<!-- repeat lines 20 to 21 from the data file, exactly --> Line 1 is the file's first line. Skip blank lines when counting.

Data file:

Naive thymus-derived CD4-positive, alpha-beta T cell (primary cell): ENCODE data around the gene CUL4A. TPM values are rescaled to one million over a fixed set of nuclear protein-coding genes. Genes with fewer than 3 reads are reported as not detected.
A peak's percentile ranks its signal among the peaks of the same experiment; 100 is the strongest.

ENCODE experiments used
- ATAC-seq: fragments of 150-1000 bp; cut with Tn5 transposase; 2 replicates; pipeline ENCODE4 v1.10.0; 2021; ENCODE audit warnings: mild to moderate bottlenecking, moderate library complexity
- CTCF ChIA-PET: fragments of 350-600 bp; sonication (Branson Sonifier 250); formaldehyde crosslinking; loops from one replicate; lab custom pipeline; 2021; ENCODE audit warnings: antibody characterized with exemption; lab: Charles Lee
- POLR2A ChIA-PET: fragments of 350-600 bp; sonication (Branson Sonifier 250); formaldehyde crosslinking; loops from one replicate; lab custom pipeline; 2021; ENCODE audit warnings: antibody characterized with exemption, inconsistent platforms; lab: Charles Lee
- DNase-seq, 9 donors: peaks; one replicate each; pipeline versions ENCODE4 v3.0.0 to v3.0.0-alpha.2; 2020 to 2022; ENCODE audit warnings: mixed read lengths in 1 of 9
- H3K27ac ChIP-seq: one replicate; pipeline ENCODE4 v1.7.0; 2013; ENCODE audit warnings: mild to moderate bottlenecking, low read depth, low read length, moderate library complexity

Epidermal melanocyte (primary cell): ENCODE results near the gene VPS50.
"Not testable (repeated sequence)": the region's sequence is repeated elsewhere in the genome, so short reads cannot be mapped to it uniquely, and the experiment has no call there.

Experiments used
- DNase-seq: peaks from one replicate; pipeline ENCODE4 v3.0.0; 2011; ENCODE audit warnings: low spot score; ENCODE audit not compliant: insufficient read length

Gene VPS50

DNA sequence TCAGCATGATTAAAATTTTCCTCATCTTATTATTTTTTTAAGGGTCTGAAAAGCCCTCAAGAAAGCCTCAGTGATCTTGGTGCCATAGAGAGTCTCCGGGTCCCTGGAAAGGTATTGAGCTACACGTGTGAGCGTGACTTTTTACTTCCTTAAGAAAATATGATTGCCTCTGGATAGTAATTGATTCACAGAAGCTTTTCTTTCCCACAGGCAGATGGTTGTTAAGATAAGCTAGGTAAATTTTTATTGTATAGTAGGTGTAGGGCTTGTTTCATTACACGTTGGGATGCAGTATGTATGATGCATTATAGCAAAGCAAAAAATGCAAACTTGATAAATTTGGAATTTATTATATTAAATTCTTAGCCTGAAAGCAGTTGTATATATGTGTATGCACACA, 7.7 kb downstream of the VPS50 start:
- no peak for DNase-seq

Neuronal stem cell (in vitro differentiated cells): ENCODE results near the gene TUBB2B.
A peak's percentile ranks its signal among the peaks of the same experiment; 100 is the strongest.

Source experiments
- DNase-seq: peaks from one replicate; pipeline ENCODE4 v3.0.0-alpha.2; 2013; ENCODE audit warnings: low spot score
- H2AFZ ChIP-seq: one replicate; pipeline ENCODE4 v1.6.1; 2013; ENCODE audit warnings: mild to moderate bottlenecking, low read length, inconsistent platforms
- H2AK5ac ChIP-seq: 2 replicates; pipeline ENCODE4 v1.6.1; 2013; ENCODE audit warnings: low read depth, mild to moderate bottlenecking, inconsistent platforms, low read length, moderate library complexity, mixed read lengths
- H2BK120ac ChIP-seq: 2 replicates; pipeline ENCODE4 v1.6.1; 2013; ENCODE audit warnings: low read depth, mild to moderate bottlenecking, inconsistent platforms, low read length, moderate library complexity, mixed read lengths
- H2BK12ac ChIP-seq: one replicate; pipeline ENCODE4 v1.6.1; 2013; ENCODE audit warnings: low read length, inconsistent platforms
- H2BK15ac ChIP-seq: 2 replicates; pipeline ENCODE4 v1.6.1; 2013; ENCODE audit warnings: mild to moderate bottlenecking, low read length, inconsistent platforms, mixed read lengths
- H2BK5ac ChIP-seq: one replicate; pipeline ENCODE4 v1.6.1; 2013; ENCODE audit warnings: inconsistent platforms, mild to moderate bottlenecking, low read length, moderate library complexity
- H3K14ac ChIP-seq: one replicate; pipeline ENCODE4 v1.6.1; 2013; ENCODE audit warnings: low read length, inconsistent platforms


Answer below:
- H2AFZ ChIP-seq: one replicate; pipeline ENCODE4 v1.6.1; 2013; ENCODE audit warnings: mild to moderate bottlenecking, low read length, inconsistent platforms
- H2AK5ac ChIP-seq: 2 replicates; pipeline ENCODE4 v1.6.1; 2013; ENCODE audit warnings: low read depth, mild to moderate bottlenecking, inconsistent platforms, low read length, moderate library complexity, mixed read lengths